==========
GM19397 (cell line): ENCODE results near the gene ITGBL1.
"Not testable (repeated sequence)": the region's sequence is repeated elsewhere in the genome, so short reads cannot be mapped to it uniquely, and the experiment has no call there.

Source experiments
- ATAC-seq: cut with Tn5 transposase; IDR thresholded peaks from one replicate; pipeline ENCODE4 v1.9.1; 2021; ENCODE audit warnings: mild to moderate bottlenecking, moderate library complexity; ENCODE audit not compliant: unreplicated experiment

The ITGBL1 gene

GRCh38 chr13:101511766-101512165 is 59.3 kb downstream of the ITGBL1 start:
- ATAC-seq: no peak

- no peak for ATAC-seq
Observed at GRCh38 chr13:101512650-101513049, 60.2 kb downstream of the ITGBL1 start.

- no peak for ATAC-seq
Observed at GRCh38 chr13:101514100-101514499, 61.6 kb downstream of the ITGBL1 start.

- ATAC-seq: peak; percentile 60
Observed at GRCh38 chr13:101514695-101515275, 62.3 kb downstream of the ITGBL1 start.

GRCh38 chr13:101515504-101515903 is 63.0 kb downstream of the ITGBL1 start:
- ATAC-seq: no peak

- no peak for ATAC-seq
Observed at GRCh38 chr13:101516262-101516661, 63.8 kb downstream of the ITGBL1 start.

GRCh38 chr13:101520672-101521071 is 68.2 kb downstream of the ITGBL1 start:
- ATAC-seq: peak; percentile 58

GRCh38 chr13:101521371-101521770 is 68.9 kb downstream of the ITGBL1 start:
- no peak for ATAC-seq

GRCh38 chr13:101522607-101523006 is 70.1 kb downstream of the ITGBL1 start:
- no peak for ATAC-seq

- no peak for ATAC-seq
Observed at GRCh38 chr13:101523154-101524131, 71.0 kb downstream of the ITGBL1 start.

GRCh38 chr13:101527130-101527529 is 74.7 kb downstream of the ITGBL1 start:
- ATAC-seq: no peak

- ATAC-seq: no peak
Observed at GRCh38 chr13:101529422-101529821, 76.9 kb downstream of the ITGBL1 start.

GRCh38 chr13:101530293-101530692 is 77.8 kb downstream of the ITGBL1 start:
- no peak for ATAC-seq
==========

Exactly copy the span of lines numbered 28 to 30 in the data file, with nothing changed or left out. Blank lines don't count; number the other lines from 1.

- ATAC-seq: no peak
Observed at GRCh38 chr13:101529422-101529821, 76.9 kb downstream of the ITGBL1 start.

GRCh38 chr13:101530293-101530692 is 77.8 kb downstream of the ITGBL1 start: